read more

Poster Presentation Winners Announced for Big Data + VizUM 2019

Posted by on 3:48 pm in Events - Past, News - Archived, VizUM Events - Archived | Comments Off on Poster Presentation Winners Announced for Big Data + VizUM 2019

Poster Presentation Winners Announced for Big Data + VizUM 2019

Students, researchers, and patrons from the University of Miami, FIU, Ransom Everglades School, and the local community gathered at Robert and Judi Prokop Newman Alumni Center for the combined annual Big Data Conference and VizUM Symposium, held on Wednesday, December 11, 2019. The event began in the Bruce & Robbi Toll Library with Poster Presentations. This was the event’s first call for posters and cash prizes were at stake! Big Data Conference The Big Data Conference officially opened with a few words from CCS Center Director Nick Tsinoremas who welcomed the audience to the fourth annual Big Data Conference and the sixth annual VizUM Symposium. Nick also introduced the event’s keynote speaker, Matthew Denesuk, Senior Vice President for Data Analytics + AI for Royal Caribbean Cruises, Ltd. Matthew took to the stage and delivered to the audience a talk on the relevance, necessity, and importance of data analytics and artificial intelligence in the business and corporate realms.  Overall, he spoke at length of the nature of data-driven transformations (including the types of data scientists involved in those transformations) at the organizational level.  (Click here for Matthew's slides) The Conference featured a panel discussion that focused on “Digital Disruption:” how big data, data analytics, and artificial intelligence are impacting various aspects of the business world, including health care, cybersecurity, and real estate. The panelists, Ashwin Kumar (Associate Vice President, Revenue Cycle Management at Jackson Health System), Roy Lowrance, PhD (Founder + CEO of Applied Data Science, LLC), Olivia Ramos (Founder + CEO of Deepblocks), and Yuda Saydun (Founder + President of CyVent), answered a variety of questions from both the moderator, Nick Tsinoremas, and from the audience. VizUM 2019 Distinguished guest speaker Jessica Hullman PhD, an Assistant Professor in Computer Science and Journalism at Northwestern University, was the opener for VizUM 2019. Her talk  entitled “Supporting Reasoning with Uncertainty Using Data” described how visualization techniques for conveying uncertainty through discrete samples can improve non-experts’ ability to understand and make decisions from distributional information. Jessica also described what’s been learned by developing visualization interfaces that encourage users to reflect on their expectations and use them to predict and improve belief updating. Jessica was followed by Alberto Cairo PhD, who addressed the audience with his talk “How Charts Lie: What You Design Isn’t What People See.” Alberto is CCS Visualization Program Director, and Associate Professor and Knight Chair in Visual Journalism in UM’s School of Communication. He explained how scientists, statisticians, designers, and journalists are often taught that “a picture is worth a thousand words”, that we should “show, don’t tell”, and that charts are “intuitive” and useful to “simplify” information. His talk explained why these ideas are myths that if taken at face value, are wrong and dangerous. Alberto went on to explain what we can do to help the public increase their visual literacy and understand charts, graphs, maps, and infographics better.  (Click here for Alberto's slides) Poster Presentations Poster Presentation winners were announced with the first-place prize ($500) awarded to Ransom Everglades student, Joseph Gross, et al. for “Machine Learning for Metal Identification in Water Samples using Laser-Induced Breakdown Spectroscopy (LIBS).” The poster won for originality, scientific rigor, organization, and presentation of the topic. The second-place award ($250) went to University of Miami student Chitra Banarjee, et al., for...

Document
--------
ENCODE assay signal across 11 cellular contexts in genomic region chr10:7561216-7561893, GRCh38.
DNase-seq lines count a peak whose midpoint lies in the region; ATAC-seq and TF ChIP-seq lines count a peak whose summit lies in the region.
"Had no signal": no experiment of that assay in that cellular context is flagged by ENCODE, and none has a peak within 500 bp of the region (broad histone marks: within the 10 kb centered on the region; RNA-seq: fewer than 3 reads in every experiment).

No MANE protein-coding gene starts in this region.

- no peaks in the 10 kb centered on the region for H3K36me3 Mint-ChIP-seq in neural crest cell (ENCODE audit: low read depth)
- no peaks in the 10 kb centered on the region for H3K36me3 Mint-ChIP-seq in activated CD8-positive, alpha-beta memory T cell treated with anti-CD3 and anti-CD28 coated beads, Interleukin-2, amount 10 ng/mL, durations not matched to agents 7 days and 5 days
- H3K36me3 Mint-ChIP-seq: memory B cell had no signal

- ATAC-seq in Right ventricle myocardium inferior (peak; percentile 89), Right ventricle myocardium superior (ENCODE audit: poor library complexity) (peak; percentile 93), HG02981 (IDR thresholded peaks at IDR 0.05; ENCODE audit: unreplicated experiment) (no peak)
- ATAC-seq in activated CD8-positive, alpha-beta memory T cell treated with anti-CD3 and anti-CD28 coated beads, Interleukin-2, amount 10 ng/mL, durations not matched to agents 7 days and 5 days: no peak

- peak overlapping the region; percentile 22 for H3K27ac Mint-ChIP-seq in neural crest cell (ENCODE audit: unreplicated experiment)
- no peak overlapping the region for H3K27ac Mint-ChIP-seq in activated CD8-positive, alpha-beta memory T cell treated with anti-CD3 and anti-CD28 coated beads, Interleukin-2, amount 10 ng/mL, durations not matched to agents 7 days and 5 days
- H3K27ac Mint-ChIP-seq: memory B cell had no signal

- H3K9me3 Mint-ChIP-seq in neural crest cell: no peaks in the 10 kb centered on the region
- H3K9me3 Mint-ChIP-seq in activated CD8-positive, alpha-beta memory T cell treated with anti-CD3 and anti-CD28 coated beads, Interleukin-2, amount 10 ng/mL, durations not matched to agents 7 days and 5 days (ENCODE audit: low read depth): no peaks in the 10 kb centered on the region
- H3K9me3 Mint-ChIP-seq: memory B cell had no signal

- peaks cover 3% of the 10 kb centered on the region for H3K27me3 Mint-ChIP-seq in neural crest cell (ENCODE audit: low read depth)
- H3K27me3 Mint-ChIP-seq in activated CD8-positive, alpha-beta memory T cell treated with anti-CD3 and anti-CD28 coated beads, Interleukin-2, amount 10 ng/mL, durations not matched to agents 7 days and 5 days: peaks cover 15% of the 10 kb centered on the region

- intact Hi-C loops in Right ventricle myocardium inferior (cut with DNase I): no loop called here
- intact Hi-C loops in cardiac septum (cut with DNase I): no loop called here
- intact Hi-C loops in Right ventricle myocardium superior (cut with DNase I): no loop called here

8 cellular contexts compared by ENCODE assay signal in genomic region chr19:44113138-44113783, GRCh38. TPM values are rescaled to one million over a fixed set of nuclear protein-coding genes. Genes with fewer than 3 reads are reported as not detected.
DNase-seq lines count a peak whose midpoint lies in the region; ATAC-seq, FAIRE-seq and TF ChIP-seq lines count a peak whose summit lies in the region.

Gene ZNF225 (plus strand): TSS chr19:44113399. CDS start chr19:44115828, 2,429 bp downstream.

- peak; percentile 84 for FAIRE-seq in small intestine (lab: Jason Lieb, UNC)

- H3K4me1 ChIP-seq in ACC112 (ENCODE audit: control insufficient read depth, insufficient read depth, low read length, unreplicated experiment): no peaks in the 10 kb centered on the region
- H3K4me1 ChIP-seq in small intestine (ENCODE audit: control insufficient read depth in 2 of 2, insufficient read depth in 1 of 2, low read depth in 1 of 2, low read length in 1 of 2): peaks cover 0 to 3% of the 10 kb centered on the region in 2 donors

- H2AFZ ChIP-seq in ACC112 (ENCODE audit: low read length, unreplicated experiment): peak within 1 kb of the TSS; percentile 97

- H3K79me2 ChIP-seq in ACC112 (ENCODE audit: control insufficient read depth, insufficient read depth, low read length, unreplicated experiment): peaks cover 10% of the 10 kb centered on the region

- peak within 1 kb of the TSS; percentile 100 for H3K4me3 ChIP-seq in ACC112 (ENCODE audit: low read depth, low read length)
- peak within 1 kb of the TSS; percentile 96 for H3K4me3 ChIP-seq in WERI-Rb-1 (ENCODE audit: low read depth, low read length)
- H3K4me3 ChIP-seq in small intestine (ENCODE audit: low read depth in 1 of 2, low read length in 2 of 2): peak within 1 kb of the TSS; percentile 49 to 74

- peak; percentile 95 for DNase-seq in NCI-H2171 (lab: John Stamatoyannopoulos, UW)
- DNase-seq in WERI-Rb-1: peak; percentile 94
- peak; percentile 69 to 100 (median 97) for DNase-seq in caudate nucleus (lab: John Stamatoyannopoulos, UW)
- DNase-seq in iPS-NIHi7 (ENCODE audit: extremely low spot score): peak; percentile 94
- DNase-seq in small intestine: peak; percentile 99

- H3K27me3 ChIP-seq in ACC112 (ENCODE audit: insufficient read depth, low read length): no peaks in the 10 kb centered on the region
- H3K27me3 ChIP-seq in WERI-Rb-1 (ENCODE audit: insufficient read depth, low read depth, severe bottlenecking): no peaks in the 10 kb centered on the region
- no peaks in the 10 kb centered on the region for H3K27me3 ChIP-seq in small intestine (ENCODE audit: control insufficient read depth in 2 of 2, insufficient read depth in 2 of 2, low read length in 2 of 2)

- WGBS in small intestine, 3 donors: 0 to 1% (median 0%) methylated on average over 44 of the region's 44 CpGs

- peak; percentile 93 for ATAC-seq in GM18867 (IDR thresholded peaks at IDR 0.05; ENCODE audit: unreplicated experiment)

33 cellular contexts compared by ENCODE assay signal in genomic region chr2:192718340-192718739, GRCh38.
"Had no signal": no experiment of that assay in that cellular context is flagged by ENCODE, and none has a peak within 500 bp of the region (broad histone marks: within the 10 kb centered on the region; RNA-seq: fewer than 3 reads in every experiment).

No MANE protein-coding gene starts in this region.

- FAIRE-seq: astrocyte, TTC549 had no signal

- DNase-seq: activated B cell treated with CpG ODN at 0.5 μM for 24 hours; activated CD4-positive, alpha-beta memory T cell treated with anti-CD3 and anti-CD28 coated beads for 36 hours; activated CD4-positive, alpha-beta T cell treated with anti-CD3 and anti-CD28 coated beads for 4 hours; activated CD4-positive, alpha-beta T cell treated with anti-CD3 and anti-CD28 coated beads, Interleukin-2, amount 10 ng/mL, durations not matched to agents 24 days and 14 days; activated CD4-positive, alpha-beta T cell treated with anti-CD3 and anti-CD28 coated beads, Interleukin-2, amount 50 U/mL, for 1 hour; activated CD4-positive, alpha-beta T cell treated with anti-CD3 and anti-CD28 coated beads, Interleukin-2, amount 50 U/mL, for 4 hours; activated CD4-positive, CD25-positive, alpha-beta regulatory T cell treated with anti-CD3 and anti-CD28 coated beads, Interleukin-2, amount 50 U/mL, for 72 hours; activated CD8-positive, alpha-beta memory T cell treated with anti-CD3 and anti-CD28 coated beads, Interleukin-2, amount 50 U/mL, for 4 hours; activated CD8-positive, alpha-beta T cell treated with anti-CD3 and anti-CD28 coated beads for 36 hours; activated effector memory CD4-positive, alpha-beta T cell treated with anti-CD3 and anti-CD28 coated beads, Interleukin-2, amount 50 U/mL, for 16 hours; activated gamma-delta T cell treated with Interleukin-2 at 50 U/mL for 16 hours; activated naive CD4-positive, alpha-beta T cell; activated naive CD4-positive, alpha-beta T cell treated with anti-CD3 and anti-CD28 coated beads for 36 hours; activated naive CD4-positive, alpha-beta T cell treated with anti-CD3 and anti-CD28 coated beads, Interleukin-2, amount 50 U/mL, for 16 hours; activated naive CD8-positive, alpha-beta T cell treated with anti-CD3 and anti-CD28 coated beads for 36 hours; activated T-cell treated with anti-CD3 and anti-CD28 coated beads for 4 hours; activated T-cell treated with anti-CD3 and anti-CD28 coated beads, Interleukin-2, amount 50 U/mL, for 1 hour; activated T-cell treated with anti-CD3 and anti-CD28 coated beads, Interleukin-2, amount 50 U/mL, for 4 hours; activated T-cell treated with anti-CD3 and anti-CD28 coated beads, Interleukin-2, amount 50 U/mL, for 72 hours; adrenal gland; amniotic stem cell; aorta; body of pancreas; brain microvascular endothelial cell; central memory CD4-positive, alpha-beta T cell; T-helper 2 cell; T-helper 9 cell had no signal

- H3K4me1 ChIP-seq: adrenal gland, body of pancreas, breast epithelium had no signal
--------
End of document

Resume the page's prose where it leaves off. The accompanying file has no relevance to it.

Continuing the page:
read more

UM-led Experiment Closes Critical Gap in Weather Forecasting

Posted by on 9:11 am in News - Archived | Comments Off on UM-led Experiment Closes Critical Gap in Weather Forecasting

UM-led Experiment Closes Critical Gap in Weather Forecasting